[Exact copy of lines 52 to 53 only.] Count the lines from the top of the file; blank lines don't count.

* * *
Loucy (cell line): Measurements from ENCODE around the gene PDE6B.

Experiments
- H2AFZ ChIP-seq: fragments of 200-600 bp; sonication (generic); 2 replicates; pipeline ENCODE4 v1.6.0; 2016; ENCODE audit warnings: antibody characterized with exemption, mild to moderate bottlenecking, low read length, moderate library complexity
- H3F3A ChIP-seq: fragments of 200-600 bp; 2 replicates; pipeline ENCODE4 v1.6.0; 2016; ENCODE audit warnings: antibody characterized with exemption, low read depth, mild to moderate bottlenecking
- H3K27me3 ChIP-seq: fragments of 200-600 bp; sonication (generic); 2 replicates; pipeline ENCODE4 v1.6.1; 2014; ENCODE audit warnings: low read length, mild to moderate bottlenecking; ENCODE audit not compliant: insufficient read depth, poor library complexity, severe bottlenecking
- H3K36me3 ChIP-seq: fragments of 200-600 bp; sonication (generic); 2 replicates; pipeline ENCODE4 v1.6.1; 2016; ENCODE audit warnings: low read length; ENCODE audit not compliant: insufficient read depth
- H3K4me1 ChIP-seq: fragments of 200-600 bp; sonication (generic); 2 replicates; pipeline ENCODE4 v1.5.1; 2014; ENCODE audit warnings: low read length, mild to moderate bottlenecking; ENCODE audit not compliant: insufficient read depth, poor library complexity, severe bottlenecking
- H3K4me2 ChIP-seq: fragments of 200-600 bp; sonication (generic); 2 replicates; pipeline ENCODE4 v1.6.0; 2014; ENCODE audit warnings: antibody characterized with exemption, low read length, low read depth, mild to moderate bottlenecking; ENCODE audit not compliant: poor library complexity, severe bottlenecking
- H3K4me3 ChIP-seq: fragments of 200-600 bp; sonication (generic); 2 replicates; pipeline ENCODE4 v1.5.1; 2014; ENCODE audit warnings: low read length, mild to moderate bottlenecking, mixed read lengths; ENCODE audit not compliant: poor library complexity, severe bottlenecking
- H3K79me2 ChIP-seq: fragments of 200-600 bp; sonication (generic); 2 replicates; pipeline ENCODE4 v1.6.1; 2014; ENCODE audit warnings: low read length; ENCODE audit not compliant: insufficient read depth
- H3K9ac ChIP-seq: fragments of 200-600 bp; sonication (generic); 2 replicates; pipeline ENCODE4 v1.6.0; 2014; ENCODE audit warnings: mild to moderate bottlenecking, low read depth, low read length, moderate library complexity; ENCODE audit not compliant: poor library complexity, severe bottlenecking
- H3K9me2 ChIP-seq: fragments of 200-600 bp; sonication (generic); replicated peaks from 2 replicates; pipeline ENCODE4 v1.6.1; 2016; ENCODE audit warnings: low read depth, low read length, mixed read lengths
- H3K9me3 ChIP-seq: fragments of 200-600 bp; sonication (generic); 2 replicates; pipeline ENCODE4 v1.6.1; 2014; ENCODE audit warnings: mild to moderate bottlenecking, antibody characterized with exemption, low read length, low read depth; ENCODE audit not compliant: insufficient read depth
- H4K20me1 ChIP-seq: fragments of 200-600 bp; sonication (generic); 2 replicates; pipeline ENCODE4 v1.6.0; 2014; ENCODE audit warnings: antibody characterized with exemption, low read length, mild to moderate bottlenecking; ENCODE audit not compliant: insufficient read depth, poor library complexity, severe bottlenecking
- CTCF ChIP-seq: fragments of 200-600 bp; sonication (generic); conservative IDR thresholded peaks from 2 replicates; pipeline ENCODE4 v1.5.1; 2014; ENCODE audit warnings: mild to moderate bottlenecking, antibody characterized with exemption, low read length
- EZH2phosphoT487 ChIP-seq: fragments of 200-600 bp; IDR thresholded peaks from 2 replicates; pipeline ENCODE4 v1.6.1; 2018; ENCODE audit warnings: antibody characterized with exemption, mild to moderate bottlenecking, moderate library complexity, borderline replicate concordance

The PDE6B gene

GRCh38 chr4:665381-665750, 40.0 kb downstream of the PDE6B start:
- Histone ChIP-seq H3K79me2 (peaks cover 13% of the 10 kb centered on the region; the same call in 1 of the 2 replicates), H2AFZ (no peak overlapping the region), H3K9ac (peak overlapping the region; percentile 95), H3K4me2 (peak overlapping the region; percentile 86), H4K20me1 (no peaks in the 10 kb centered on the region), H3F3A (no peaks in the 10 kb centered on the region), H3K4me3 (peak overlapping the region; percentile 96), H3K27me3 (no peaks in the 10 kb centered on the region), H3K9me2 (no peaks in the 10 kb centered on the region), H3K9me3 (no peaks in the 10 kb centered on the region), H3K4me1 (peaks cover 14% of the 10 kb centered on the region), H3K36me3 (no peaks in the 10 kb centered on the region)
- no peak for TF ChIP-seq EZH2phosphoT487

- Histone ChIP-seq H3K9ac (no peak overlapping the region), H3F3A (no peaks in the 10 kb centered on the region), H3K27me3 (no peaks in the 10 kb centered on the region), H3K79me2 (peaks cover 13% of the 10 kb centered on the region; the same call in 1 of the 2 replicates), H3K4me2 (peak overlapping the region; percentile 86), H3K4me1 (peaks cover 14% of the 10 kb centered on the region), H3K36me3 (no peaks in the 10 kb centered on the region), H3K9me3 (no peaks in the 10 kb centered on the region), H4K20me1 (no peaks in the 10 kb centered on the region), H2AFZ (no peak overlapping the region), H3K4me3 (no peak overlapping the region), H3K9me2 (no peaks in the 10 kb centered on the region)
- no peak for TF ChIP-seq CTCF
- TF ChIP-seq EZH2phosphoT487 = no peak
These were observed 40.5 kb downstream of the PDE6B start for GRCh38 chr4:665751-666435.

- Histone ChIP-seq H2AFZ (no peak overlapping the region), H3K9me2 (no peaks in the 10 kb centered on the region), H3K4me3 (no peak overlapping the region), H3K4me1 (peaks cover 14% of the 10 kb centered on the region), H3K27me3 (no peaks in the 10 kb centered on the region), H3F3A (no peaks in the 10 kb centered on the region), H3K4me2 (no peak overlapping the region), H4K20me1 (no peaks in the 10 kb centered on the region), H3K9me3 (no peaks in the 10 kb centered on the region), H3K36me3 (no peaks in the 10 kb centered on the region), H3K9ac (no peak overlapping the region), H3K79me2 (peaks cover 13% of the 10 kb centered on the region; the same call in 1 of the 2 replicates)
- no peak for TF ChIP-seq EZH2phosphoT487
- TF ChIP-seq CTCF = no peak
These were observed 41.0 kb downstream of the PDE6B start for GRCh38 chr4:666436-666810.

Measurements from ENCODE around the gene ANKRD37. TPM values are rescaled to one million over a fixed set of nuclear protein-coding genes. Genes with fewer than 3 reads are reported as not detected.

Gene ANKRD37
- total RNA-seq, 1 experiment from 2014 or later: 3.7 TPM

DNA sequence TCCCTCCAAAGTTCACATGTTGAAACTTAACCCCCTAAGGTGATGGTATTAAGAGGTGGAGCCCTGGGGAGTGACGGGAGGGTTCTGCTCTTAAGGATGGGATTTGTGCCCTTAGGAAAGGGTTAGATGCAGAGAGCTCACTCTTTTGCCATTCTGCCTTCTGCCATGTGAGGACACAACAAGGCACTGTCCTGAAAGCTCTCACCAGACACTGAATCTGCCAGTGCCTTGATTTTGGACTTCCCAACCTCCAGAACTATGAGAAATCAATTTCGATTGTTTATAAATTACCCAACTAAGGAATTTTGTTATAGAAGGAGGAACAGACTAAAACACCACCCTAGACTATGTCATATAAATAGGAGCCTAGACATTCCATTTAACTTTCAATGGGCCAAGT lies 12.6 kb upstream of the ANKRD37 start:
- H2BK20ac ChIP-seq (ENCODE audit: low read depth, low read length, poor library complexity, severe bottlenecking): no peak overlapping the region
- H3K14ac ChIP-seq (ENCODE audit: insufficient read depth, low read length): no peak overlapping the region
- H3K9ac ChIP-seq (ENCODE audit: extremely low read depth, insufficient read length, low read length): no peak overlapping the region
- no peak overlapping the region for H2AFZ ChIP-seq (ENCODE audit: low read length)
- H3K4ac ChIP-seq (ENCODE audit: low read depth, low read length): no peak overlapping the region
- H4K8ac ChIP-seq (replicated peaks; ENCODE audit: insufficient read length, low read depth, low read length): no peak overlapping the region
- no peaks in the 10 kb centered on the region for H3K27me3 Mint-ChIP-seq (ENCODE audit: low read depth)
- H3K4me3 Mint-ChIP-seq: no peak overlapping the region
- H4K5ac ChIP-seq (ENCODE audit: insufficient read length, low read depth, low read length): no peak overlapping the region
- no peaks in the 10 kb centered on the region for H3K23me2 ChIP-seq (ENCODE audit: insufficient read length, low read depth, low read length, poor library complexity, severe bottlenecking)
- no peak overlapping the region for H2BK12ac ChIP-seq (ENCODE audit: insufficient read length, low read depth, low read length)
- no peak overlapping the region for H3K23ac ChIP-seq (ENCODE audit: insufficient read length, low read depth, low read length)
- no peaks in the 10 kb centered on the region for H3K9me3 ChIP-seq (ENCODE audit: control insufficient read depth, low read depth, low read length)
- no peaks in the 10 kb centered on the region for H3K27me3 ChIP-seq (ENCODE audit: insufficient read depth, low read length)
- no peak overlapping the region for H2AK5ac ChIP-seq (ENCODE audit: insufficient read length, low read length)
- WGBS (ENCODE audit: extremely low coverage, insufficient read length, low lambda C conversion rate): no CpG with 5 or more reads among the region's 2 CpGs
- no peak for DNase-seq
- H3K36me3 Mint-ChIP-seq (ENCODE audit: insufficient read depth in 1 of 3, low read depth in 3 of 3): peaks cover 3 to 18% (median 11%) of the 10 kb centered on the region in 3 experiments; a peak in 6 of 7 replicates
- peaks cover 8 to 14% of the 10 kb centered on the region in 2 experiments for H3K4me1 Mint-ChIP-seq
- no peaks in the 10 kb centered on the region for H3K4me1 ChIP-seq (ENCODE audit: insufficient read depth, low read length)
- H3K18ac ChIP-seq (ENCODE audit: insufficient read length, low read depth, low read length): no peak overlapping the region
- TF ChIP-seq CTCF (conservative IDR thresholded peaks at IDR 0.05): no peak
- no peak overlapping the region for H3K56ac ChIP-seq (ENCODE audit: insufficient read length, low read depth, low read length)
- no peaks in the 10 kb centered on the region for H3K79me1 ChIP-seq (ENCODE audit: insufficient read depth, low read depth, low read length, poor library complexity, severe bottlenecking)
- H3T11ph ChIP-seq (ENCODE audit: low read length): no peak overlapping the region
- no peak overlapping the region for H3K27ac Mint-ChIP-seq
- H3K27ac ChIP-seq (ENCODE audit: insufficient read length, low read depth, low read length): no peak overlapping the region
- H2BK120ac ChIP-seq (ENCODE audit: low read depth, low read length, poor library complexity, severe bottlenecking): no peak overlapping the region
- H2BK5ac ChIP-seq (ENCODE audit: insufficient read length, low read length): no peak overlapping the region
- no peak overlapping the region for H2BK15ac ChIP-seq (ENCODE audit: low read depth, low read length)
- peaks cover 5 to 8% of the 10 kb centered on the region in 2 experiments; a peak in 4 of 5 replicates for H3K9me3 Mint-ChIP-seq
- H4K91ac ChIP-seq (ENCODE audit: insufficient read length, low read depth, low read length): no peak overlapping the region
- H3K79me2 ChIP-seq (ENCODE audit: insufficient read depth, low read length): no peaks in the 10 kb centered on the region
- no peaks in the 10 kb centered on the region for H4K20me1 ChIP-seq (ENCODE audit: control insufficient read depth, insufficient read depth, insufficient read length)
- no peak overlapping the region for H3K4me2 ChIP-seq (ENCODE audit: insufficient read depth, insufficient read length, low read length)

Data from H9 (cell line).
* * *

- no peaks in the 10 kb centered on the region for H3K4me1 ChIP-seq (ENCODE audit: insufficient read depth, low read length)
- H3K18ac ChIP-seq (ENCODE audit: insufficient read length, low read depth, low read length): no peak overlapping the region